Thursday, December 15, 2005

Review: Adventures in Gentle Discipline

Review: Adventures in Gentle Discipline
Kristy Alley

In writing Adventures in Gentle Discipline, author Hilary Flower says she hoped to write the book that she felt was missing from the vast array of parenting advice already lining bookstore shelves. She has succeeded in writing that missing book, one that allows parents to “honor [their] own expertise, feel less alone, craft a livable discipline plan, and work with [their] own personal trouble spots.” Unlike books that insist upon a strict regime of parent-centered scheduling and punishments, but also unlike compassionate but vague suggestions that if we just love our kids enough, discipline won’t be an issue, Adventures in Gentle Discipline offers a practical, experience-based guide to compassionate parenting that is both realistic and useful.

As in Flower’s last book, Adventures in Tandem Nursing, Flower’s scientific background shines through in her ability to clearly organize and lay out information in a way that is accessible yet not dumbed-down. The first part of the book explains why and how the book was written, a process that involved corresponding with around 200 parents about their families’ problems, practices, and solutions regarding gentle discipline. As a result, the tone of the book is “parent-to-parent,” rather than the “I’m the expert, you know nothing!” tone commonly found in so many parenting books. In reviewing the foundations of and motivation for gentle discipline and compassionate parenting, Flower gives readers a chance to reaffirm their own beliefs and renew their commitment to respect their own needs, as well as those of their children.

Flower also takes the time to do a little myth busting, explaining the difference between permissive parenting and gentle discipline, as well as how punishment does not really equal discipline. She reminds us that the goal of discipline and effective parenting is a child who is ultimately self disciplined, and that this requires giving children some space to experiment and make mistakes. She also devotes considerable space to pre-emptive discipline-in other words, avoiding common pitfalls and limiting certain no-win situations, such as taking a tired, hungry toddler, well, anywhere. In one of the many quotes and testimonials from real parents, one woman shares her practice of checking “HALT,” or Hungry, Angry, Lonely, Tired. If her child was acting out of sorts, or if she knew they would soon be entering into a potentially trying situation, those were the first things she checked for.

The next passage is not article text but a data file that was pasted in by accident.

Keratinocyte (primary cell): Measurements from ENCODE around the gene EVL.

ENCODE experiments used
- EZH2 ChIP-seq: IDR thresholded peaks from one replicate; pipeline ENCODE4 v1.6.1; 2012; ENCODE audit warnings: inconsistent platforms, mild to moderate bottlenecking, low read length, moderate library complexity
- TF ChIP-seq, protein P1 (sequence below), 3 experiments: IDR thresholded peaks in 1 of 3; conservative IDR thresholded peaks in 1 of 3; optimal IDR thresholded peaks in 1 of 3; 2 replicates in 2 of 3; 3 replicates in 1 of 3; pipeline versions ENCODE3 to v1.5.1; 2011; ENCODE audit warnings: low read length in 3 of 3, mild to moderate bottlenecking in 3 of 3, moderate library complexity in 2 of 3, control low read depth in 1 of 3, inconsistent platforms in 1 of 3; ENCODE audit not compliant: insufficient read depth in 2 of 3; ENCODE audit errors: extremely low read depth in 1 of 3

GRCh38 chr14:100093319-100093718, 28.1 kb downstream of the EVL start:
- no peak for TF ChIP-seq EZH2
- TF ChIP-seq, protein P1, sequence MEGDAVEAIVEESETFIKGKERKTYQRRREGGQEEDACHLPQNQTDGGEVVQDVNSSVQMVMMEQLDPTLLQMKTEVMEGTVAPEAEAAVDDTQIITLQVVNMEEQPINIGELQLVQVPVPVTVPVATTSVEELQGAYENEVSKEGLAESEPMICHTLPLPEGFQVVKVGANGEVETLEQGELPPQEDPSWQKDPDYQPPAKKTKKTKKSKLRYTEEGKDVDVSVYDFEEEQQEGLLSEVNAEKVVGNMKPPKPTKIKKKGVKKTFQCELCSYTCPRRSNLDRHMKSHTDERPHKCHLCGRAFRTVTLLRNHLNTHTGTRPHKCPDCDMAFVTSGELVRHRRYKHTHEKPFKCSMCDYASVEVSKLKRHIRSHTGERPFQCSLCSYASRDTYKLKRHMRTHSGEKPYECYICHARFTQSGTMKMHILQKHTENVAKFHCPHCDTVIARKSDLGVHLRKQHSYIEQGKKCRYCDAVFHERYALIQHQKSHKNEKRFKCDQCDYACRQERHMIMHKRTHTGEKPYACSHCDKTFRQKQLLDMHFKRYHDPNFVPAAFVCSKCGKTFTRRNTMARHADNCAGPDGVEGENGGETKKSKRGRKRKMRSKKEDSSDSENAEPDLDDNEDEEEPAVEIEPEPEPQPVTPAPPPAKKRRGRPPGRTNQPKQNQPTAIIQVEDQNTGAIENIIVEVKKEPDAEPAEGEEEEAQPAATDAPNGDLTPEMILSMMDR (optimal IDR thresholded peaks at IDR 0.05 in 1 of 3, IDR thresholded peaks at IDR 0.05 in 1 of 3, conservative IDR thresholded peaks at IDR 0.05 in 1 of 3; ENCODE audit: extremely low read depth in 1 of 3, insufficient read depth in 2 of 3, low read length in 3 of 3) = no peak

A few of the many other areas discussed are how to engage children in meaningful ways rather than offering constant (over)stimulation and entertainment, giving toddlers the language to express their emotions in more constructive ways, respecting the importance of play, and giving children who need a physical outlet acceptable options. On the flip side, Flower devotes considerable space to the needs of parents. She acknowledges the reality of parental anger and frustration, as well as the difficulty of letting go of old ideas about how children should behave and what parents are “supposed” to do to make that behavior happen. The tone is consistently empathetic and pragmatic, which makes it easy for the reader to honestly review his or her own parenting habits without feeling defensive or judged. Adventures in Gentle Discipline is an invaluable resource for parents trying to place compassion and respect at the center of their parenting.

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